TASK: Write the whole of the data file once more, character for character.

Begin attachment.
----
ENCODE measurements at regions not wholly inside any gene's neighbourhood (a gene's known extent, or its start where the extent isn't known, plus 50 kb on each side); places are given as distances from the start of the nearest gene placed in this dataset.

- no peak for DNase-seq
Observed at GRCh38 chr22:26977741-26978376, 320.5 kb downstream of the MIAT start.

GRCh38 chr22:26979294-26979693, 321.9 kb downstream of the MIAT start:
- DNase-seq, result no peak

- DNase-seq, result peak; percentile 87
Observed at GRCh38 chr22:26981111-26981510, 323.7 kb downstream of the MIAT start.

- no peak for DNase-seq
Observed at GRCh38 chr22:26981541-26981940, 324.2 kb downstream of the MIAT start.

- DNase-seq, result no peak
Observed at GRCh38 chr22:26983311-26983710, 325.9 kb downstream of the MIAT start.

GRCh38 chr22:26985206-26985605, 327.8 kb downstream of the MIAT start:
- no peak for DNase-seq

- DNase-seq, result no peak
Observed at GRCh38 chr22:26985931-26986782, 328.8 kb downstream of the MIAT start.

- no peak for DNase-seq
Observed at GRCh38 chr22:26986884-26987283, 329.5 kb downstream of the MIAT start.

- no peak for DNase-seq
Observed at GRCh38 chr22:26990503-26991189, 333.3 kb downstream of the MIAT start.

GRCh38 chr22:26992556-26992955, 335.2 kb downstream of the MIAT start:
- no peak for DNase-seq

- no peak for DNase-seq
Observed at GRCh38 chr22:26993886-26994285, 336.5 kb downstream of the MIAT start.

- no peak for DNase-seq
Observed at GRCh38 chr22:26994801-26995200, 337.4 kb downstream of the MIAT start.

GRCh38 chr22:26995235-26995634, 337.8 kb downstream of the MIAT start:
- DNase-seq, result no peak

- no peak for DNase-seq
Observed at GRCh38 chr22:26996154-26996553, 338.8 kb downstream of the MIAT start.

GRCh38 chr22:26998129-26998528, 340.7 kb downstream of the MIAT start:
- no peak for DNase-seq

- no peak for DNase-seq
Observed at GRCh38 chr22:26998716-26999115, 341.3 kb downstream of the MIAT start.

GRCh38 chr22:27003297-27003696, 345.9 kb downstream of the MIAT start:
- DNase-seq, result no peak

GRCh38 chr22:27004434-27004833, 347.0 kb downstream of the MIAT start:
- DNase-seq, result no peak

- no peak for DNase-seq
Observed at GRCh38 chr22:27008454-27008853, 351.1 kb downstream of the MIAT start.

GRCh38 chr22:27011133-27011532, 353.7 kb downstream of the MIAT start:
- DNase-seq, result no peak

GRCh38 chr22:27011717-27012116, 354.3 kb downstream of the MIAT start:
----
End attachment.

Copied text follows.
ENCODE measurements at regions not wholly inside any gene's neighbourhood (a gene's known extent, or its start where the extent isn't known, plus 50 kb on each side); places are given as distances from the start of the nearest gene placed in this dataset.

- no peak for DNase-seq
Observed at GRCh38 chr22:26977741-26978376, 320.5 kb downstream of the MIAT start.

GRCh38 chr22:26979294-26979693, 321.9 kb downstream of the MIAT start:
- DNase-seq, result no peak

- DNase-seq, result peak; percentile 87
Observed at GRCh38 chr22:26981111-26981510, 323.7 kb downstream of the MIAT start.

- no peak for DNase-seq
Observed at GRCh38 chr22:26981541-26981940, 324.2 kb downstream of the MIAT start.

- DNase-seq, result no peak
Observed at GRCh38 chr22:26983311-26983710, 325.9 kb downstream of the MIAT start.

GRCh38 chr22:26985206-26985605, 327.8 kb downstream of the MIAT start:
- no peak for DNase-seq

- DNase-seq, result no peak
Observed at GRCh38 chr22:26985931-26986782, 328.8 kb downstream of the MIAT start.

- no peak for DNase-seq
Observed at GRCh38 chr22:26986884-26987283, 329.5 kb downstream of the MIAT start.

- no peak for DNase-seq
Observed at GRCh38 chr22:26990503-26991189, 333.3 kb downstream of the MIAT start.

GRCh38 chr22:26992556-26992955, 335.2 kb downstream of the MIAT start:
- no peak for DNase-seq

- no peak for DNase-seq
Observed at GRCh38 chr22:26993886-26994285, 336.5 kb downstream of the MIAT start.

- no peak for DNase-seq
Observed at GRCh38 chr22:26994801-26995200, 337.4 kb downstream of the MIAT start.

GRCh38 chr22:26995235-26995634, 337.8 kb downstream of the MIAT start:
- DNase-seq, result no peak

- no peak for DNase-seq
Observed at GRCh38 chr22:26996154-26996553, 338.8 kb downstream of the MIAT start.

GRCh38 chr22:26998129-26998528, 340.7 kb downstream of the MIAT start:
- no peak for DNase-seq

- no peak for DNase-seq
Observed at GRCh38 chr22:26998716-26999115, 341.3 kb downstream of the MIAT start.

GRCh38 chr22:27003297-27003696, 345.9 kb downstream of the MIAT start:
- DNase-seq, result no peak

GRCh38 chr22:27004434-27004833, 347.0 kb downstream of the MIAT start:
- DNase-seq, result no peak

- no peak for DNase-seq
Observed at GRCh38 chr22:27008454-27008853, 351.1 kb downstream of the MIAT start.

GRCh38 chr22:27011133-27011532, 353.7 kb downstream of the MIAT start:
- DNase-seq, result no peak

GRCh38 chr22:27011717-27012116, 354.3 kb downstream of the MIAT start: